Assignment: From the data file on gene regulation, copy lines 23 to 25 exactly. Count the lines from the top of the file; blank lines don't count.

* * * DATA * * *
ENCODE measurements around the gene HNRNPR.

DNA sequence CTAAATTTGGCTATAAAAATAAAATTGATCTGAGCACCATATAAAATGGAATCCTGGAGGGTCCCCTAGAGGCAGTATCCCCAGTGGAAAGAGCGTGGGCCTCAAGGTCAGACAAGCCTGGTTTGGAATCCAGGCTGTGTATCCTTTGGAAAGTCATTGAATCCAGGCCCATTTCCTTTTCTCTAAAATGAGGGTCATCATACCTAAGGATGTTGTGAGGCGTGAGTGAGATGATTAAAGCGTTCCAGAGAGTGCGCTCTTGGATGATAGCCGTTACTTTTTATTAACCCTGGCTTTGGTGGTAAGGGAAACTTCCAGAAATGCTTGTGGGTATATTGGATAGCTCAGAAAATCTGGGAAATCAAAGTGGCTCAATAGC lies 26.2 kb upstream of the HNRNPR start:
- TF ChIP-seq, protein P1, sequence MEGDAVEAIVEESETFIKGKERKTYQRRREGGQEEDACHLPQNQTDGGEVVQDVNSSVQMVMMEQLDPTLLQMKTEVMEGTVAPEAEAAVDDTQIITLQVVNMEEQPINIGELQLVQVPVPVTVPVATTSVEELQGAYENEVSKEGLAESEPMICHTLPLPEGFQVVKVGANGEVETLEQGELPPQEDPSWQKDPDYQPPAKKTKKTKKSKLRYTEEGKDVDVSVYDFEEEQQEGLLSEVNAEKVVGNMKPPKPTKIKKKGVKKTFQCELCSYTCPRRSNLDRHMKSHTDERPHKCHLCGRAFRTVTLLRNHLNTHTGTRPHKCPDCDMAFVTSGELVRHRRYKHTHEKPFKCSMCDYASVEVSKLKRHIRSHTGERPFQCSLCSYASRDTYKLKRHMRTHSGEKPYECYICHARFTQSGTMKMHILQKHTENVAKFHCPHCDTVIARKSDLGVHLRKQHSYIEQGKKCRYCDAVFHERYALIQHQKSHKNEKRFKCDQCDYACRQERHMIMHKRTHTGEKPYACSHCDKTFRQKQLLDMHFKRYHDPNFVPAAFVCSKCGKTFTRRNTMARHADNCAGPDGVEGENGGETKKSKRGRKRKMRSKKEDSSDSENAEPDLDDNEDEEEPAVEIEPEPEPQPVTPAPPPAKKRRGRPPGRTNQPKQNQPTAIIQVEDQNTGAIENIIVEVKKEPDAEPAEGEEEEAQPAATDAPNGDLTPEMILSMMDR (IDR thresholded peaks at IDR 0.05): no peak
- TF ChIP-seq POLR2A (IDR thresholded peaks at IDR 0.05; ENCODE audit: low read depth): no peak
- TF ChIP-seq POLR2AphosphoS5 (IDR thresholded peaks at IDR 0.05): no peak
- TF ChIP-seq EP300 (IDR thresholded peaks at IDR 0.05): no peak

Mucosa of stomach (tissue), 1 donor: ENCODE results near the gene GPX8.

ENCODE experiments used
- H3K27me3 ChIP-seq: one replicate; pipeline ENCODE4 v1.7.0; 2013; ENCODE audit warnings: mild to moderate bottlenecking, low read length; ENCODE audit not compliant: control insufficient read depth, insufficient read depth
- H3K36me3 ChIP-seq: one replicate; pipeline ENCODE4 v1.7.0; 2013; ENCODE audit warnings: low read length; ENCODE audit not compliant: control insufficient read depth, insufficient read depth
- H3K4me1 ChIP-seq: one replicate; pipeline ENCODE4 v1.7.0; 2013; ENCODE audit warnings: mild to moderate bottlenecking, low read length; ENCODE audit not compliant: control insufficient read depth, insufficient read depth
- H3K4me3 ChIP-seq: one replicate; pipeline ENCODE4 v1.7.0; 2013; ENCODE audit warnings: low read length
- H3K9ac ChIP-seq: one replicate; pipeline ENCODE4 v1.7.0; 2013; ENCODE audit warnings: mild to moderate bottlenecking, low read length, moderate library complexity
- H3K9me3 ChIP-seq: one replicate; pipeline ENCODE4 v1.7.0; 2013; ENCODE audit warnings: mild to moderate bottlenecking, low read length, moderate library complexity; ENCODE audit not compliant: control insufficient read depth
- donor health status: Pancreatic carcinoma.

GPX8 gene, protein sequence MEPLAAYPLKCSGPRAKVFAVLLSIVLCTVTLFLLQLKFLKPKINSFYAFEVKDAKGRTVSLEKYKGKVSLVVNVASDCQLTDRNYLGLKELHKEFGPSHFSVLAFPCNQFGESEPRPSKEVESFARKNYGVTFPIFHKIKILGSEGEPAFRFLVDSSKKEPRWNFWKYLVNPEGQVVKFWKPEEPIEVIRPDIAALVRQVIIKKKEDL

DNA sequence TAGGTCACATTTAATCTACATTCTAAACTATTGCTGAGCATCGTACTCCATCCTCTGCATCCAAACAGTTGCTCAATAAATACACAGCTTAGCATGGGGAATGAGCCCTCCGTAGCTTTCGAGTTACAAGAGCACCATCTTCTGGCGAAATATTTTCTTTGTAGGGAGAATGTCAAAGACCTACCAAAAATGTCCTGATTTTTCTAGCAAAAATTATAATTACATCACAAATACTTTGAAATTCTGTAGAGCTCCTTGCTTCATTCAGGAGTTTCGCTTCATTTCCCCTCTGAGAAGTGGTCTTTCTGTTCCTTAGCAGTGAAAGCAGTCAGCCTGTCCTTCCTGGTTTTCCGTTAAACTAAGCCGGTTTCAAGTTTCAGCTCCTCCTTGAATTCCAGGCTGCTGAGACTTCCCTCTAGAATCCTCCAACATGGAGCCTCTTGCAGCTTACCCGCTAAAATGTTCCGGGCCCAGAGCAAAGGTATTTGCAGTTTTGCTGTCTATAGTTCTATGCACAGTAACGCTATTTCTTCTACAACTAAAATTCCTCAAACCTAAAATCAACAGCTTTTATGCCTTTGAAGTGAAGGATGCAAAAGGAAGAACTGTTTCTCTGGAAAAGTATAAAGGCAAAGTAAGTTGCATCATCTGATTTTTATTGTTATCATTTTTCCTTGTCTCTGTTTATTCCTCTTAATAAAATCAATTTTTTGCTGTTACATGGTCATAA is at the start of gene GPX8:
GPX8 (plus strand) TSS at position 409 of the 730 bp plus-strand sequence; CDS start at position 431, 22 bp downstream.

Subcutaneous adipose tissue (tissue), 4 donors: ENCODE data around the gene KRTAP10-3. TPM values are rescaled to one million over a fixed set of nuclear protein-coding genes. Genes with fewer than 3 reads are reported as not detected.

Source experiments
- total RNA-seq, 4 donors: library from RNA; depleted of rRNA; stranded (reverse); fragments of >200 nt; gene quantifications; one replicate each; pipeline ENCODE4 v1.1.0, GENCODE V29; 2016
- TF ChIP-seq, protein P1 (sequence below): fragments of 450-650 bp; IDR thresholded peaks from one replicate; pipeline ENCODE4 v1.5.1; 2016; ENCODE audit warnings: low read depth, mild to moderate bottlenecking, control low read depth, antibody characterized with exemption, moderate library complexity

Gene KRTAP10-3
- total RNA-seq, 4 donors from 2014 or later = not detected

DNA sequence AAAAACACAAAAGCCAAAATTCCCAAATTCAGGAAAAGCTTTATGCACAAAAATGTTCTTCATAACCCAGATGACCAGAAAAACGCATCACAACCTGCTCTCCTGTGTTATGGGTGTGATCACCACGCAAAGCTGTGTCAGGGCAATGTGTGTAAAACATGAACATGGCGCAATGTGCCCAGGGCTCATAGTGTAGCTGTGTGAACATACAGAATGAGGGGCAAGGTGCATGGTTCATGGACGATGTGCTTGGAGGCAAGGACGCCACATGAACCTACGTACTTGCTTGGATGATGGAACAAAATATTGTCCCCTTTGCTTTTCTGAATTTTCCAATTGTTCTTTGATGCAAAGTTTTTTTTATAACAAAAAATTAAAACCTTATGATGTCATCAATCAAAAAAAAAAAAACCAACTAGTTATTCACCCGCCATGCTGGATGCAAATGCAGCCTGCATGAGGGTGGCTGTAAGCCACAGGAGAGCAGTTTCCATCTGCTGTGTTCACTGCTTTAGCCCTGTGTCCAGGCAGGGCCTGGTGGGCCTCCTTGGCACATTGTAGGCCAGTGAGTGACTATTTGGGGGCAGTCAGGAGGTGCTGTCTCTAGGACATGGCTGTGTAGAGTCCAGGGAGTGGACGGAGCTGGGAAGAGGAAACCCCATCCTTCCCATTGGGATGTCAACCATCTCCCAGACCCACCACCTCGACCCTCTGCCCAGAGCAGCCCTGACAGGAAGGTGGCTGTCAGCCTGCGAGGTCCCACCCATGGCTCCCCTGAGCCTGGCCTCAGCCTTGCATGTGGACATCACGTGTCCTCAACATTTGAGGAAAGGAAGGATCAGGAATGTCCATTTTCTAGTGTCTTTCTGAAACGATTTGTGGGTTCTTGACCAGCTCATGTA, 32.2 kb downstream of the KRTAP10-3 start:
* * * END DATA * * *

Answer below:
Gene KRTAP10-3
- total RNA-seq, 4 donors from 2014 or later = not detected

DNA sequence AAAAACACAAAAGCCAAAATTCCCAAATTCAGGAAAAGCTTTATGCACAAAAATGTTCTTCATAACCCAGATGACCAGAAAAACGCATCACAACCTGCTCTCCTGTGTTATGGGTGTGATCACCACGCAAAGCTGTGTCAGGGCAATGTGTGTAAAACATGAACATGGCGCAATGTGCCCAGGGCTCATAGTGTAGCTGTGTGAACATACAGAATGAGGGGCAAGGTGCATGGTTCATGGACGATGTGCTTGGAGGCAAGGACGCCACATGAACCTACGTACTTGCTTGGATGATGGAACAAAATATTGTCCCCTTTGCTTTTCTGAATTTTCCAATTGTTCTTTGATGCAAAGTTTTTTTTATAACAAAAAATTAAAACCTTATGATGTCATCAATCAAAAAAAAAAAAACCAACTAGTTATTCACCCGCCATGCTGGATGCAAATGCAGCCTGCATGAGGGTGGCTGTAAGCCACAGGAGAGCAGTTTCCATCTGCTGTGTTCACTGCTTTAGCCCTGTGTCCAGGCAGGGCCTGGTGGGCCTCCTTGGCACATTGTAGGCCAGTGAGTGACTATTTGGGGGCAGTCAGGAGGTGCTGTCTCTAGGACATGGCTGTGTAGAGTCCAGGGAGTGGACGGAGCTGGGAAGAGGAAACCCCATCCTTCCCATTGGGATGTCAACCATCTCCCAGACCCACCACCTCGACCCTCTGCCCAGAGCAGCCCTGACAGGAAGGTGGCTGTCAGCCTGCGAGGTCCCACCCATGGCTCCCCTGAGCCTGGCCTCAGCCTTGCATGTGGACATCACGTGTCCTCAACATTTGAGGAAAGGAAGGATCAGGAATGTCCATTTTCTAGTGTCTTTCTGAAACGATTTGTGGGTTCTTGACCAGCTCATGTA, 32.2 kb downstream of the KRTAP10-3 start: